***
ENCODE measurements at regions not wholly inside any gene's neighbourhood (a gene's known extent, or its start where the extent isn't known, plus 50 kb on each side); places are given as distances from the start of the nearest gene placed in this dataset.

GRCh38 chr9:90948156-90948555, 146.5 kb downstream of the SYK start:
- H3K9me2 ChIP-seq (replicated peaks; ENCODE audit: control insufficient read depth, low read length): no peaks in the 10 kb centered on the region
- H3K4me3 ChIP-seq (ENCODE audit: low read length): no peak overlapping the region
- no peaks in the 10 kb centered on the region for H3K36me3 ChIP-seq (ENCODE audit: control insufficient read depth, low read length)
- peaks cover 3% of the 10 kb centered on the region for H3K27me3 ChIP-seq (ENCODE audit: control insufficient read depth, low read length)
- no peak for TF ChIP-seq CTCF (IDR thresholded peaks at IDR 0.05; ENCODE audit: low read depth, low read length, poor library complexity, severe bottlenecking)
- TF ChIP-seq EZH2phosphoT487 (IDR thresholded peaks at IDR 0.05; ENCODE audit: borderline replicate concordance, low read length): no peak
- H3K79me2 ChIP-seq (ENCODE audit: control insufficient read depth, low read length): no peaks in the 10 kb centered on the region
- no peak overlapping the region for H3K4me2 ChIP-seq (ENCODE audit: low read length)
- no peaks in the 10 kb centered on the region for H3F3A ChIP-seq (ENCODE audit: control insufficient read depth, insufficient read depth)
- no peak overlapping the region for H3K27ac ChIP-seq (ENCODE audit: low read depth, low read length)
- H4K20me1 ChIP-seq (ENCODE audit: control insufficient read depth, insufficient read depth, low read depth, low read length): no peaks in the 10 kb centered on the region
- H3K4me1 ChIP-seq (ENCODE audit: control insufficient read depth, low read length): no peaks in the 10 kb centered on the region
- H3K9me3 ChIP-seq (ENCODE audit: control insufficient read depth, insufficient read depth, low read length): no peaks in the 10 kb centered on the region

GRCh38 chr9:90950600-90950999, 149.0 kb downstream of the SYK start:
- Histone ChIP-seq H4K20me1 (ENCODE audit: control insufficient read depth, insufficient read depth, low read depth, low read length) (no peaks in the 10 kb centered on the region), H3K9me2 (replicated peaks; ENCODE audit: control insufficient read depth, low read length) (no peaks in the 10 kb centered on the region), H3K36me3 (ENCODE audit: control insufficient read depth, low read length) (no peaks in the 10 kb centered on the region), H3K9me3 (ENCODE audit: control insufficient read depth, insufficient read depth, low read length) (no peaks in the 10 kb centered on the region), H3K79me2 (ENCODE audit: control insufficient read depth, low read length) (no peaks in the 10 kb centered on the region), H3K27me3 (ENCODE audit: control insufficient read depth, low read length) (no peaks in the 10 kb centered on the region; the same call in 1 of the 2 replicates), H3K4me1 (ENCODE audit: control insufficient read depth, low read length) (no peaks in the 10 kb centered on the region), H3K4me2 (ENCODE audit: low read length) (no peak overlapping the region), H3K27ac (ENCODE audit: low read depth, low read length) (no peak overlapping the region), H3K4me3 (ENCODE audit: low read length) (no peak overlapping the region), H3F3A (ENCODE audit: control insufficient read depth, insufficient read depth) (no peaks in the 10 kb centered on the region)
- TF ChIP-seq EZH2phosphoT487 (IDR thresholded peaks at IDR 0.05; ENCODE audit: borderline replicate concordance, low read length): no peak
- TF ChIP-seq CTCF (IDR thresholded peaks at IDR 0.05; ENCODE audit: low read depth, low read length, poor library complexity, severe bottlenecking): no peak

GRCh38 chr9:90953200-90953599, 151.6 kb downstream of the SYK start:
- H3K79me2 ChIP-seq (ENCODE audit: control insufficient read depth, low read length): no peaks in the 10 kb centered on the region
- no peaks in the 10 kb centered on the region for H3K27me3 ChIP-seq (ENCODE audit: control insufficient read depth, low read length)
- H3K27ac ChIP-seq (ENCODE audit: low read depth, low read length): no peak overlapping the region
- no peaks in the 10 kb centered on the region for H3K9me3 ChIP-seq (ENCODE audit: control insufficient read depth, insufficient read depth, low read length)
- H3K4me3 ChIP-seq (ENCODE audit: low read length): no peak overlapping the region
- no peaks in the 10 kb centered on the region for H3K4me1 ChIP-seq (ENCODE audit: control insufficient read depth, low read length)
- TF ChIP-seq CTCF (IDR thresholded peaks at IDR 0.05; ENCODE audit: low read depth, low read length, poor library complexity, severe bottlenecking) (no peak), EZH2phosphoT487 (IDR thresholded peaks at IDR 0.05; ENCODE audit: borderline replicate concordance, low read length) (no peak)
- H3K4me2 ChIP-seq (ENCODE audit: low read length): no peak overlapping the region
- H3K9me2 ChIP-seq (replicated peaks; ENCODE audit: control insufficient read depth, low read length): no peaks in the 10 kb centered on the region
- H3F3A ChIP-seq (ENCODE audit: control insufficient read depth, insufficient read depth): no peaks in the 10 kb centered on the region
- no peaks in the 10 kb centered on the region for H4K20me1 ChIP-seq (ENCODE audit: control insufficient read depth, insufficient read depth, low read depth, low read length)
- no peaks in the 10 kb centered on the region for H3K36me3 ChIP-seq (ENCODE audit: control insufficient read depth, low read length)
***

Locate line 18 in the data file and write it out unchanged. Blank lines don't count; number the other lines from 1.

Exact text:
- TF ChIP-seq EZH2phosphoT487 (IDR thresholded peaks at IDR 0.05; ENCODE audit: borderline replicate concordance, low read length): no peak